Retrieval induces adaptive forgetting of competing memories via cortical pattern suppression
Research output: Contribution to journal › Article › peer-review
Colleges, School and Institutes
Remembering a past experience can, surprisingly, cause forgetting. Forgetting arises when other competing traces interfere with retrieval and inhibitory control mechanisms are engaged to suppress the distraction they cause. This form of forgetting is considered to be adaptive because it reduces future interference. The effect of this proposed inhibition process on competing memories has, however, never been observed, as behavioral methods are 'blind' to retrieval dynamics and neuroimaging methods have not isolated retrieval of individual memories. We developed a canonical template tracking method to quantify the activation state of individual target memories and competitors during retrieval. This method revealed that repeatedly retrieving target memories suppressed cortical patterns unique to competitors. Pattern suppression was related to engagement of prefrontal regions that have been implicated in resolving retrieval competition and, critically, predicted later forgetting. Thus, our findings demonstrate a cortical pattern suppression mechanism through which remembering adaptively shapes which aspects of our past remain accessible.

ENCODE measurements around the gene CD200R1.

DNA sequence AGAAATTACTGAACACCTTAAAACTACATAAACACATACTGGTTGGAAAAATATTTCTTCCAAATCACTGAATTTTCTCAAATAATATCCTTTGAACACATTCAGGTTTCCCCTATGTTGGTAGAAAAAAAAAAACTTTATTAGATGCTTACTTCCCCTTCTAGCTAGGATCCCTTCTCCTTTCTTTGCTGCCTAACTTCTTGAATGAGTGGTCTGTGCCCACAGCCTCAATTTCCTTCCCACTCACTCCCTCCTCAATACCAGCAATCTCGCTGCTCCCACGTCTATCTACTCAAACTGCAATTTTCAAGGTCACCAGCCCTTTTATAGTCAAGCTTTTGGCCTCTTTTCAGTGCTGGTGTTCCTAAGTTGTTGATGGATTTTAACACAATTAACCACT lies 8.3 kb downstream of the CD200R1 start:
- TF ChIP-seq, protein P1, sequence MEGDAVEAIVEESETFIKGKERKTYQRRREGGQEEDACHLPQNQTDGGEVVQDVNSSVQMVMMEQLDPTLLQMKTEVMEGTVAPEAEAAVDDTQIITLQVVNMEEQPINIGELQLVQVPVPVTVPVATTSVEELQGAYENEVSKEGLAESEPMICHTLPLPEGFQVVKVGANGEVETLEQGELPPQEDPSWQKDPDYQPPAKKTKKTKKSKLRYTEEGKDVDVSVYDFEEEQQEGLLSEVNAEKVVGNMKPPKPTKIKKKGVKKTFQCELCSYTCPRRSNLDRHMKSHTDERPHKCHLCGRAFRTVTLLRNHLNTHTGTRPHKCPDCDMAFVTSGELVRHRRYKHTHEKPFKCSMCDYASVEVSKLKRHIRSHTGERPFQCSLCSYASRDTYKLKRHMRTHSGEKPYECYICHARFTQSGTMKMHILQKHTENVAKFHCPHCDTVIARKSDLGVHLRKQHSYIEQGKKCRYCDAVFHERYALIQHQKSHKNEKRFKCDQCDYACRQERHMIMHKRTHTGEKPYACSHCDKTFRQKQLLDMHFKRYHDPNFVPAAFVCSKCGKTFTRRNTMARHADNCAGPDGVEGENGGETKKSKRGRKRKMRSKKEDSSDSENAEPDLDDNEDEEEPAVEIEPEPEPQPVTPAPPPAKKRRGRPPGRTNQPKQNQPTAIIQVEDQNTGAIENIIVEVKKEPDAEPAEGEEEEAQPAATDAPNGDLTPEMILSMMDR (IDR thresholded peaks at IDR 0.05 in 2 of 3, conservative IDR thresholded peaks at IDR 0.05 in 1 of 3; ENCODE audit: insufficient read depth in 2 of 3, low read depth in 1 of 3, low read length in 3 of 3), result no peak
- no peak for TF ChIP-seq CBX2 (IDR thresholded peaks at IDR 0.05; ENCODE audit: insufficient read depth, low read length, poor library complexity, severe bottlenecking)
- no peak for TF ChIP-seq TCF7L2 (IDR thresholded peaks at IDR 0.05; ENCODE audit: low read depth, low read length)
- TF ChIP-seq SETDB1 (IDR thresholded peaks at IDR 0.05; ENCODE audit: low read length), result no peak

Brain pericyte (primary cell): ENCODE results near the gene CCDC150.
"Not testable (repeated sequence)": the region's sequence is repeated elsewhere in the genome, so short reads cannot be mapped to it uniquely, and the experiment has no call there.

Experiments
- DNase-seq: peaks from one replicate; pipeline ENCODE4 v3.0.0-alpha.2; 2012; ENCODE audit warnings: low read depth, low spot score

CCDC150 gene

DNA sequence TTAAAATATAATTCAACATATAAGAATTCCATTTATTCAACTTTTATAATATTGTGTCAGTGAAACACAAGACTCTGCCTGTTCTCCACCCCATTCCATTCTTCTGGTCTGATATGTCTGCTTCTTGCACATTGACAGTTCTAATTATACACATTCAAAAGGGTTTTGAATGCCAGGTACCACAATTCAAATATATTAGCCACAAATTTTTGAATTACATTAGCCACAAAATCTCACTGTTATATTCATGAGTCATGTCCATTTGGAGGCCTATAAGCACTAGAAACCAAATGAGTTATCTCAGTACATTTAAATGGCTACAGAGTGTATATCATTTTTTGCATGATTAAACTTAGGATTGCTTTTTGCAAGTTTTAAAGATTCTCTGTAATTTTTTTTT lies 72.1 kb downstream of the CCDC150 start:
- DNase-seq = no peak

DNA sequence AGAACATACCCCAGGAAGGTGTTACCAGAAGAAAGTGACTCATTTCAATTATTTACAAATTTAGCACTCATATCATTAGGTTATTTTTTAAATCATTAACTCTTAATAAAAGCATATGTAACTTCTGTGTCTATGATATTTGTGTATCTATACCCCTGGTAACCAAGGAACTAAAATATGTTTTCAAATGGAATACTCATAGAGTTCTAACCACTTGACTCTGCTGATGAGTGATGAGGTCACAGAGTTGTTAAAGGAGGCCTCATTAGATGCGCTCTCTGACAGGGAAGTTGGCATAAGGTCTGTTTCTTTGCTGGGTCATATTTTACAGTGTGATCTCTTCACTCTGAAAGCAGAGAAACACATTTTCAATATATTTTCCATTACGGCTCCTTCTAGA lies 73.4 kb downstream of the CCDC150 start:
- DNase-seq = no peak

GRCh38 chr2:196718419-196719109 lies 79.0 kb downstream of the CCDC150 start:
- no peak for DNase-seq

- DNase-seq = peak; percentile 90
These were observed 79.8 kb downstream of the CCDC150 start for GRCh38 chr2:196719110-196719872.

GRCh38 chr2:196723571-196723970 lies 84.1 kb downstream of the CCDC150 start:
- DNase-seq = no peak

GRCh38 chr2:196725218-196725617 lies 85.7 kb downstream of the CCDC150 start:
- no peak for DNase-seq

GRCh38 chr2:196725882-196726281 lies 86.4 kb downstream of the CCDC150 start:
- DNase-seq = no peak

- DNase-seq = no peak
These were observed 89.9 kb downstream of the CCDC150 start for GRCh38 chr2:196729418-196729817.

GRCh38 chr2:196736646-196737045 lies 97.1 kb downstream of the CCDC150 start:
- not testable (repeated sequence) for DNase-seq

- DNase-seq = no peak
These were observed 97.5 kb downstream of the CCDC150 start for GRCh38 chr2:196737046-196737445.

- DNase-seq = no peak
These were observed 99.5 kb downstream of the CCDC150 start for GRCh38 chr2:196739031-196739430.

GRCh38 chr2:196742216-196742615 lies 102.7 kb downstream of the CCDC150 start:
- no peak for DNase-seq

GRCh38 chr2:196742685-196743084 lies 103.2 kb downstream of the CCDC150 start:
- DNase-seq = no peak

|Number of pages||8|
|Publication status||Published - 16 Mar 2015|